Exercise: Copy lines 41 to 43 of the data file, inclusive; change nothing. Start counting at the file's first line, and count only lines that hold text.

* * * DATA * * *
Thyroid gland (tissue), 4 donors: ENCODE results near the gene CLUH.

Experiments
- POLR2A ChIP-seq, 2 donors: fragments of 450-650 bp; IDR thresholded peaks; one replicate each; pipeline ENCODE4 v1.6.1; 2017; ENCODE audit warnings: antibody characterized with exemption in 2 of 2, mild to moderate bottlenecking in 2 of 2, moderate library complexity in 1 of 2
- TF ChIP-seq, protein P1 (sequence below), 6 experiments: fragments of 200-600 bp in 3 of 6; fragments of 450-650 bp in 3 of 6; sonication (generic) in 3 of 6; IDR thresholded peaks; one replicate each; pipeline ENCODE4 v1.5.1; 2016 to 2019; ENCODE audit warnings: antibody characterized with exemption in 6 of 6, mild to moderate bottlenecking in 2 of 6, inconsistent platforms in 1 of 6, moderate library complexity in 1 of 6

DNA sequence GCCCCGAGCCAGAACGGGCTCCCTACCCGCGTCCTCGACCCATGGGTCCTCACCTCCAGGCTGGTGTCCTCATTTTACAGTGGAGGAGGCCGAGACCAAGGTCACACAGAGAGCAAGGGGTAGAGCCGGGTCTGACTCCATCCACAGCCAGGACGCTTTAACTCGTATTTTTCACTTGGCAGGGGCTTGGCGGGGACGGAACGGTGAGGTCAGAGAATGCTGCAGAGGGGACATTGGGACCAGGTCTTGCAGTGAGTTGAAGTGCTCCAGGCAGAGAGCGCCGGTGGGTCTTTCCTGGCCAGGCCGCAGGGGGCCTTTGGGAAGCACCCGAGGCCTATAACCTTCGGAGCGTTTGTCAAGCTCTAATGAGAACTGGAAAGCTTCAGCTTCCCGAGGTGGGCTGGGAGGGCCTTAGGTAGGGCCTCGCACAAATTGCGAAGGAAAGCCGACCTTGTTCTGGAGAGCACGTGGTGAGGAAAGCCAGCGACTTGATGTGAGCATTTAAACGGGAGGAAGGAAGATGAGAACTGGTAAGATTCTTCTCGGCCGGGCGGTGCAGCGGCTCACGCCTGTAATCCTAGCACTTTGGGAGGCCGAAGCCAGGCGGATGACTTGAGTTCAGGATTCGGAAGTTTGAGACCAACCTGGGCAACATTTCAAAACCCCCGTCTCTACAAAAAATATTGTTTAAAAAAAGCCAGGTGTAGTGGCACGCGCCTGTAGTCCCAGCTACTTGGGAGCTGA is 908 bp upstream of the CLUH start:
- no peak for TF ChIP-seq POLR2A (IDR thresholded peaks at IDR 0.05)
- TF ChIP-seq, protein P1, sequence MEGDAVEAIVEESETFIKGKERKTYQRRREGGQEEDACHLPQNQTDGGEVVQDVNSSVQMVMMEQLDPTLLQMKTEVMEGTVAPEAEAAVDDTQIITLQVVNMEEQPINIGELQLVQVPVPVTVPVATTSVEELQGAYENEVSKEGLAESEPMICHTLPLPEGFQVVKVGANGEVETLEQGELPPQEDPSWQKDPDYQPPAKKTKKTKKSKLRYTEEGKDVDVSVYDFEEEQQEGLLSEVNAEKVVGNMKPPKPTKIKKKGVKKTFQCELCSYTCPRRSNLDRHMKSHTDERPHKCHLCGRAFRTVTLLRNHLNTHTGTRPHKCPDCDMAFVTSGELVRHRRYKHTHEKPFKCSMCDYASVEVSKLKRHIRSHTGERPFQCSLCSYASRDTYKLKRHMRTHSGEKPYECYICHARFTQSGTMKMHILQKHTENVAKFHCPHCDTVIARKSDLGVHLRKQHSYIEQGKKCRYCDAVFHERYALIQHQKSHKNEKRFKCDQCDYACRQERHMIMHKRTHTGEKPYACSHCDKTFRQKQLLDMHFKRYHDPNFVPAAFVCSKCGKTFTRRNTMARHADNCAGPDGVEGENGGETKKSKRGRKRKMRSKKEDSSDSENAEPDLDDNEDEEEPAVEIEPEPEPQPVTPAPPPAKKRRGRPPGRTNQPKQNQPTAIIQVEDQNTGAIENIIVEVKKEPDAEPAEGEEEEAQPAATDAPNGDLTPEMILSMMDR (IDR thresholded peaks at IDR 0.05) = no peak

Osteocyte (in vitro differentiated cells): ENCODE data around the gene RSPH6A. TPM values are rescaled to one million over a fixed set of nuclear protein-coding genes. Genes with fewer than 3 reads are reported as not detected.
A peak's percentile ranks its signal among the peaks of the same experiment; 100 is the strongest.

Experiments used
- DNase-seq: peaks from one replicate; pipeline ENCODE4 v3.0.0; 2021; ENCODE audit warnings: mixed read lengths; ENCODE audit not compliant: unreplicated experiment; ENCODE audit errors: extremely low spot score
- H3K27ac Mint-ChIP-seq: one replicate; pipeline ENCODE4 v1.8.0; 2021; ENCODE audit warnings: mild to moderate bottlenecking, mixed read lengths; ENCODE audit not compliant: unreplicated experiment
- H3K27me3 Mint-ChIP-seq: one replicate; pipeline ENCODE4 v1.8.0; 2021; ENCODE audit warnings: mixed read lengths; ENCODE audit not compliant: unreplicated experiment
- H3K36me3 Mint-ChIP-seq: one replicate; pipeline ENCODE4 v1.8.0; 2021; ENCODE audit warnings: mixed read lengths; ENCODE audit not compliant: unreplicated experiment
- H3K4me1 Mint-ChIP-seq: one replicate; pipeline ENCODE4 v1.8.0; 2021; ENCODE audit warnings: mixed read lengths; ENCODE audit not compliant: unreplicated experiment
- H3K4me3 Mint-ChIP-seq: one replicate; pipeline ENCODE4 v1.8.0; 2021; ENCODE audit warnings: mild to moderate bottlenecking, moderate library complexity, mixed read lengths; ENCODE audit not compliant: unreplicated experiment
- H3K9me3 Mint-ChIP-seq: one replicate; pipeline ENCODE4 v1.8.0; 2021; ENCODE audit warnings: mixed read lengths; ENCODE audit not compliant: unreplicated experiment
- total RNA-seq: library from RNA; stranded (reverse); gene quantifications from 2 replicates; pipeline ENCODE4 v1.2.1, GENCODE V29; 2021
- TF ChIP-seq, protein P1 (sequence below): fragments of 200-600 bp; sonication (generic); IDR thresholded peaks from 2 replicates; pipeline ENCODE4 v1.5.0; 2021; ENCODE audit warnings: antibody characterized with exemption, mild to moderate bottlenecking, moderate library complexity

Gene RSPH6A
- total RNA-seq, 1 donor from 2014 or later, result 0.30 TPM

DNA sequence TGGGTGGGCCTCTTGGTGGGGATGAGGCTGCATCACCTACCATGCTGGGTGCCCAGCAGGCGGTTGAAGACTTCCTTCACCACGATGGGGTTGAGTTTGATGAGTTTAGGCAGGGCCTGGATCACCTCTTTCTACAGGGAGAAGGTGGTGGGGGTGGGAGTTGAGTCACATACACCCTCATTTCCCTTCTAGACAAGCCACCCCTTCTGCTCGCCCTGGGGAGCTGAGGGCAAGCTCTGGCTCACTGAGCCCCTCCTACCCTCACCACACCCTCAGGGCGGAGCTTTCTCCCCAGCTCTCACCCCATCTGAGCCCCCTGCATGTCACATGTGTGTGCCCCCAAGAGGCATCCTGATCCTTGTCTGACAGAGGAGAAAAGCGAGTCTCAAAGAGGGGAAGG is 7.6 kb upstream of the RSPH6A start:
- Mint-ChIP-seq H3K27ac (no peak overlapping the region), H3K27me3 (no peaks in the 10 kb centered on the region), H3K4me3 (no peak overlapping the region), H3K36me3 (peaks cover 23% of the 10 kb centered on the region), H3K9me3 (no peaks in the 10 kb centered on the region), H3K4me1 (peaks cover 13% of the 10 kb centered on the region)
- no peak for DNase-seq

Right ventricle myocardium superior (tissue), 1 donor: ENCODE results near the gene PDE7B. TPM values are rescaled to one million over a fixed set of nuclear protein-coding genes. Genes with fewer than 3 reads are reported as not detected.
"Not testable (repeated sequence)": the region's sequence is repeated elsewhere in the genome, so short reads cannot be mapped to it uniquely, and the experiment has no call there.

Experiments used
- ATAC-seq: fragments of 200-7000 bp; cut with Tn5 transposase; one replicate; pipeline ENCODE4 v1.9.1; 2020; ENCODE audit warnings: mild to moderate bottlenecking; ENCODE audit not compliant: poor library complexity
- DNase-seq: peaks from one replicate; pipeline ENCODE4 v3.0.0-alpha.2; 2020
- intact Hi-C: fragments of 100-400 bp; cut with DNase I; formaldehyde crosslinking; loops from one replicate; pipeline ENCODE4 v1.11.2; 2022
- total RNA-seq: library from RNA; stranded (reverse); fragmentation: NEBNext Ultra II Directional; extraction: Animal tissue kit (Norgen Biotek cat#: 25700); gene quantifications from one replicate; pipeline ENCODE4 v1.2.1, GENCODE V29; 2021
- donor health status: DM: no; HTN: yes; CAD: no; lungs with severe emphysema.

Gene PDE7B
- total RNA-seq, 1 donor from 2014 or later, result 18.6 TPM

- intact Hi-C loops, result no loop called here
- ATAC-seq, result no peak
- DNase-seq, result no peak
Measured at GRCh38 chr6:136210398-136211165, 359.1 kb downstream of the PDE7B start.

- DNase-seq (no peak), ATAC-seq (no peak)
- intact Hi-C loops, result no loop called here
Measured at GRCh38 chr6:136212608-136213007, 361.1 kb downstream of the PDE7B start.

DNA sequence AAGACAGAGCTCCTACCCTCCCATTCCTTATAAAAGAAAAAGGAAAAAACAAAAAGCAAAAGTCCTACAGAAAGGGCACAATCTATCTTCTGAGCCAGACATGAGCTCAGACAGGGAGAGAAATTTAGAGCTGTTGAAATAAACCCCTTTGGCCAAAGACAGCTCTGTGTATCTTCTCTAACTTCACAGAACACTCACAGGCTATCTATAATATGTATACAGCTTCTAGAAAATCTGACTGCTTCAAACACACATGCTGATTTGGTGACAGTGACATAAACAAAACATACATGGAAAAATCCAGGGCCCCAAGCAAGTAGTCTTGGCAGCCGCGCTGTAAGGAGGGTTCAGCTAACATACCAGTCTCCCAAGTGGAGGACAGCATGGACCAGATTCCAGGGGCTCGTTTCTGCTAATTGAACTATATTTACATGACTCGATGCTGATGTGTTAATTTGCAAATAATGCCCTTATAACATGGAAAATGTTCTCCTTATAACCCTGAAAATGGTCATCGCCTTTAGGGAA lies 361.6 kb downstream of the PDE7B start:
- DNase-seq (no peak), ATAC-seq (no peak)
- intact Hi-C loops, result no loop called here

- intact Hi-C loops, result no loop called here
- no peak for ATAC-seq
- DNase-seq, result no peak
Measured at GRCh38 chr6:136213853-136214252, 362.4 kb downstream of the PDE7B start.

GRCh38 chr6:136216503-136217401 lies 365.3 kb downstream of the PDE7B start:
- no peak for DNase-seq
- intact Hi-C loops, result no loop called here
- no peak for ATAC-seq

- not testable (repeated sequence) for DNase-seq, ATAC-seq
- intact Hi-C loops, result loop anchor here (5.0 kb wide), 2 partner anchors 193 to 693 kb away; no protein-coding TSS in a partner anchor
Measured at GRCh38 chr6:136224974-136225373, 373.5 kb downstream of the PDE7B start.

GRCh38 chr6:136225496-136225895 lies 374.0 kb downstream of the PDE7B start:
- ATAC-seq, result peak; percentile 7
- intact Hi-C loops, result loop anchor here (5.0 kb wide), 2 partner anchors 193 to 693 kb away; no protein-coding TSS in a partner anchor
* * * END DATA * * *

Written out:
Measured at GRCh38 chr6:136212608-136213007, 361.1 kb downstream of the PDE7B start.

DNA sequence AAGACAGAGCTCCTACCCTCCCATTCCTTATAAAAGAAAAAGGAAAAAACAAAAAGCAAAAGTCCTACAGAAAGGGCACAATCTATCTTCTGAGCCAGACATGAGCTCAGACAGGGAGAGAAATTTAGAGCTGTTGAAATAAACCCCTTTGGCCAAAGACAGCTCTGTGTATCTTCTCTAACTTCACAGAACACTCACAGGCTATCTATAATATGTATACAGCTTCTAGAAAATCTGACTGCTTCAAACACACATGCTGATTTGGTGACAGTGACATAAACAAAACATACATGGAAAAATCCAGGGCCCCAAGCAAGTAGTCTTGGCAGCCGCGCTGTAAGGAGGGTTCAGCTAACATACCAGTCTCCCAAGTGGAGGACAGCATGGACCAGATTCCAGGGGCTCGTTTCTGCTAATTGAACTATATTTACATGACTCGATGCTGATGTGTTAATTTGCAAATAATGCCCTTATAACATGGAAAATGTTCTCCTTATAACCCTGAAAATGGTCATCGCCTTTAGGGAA lies 361.6 kb downstream of the PDE7B start:
- DNase-seq (no peak), ATAC-seq (no peak)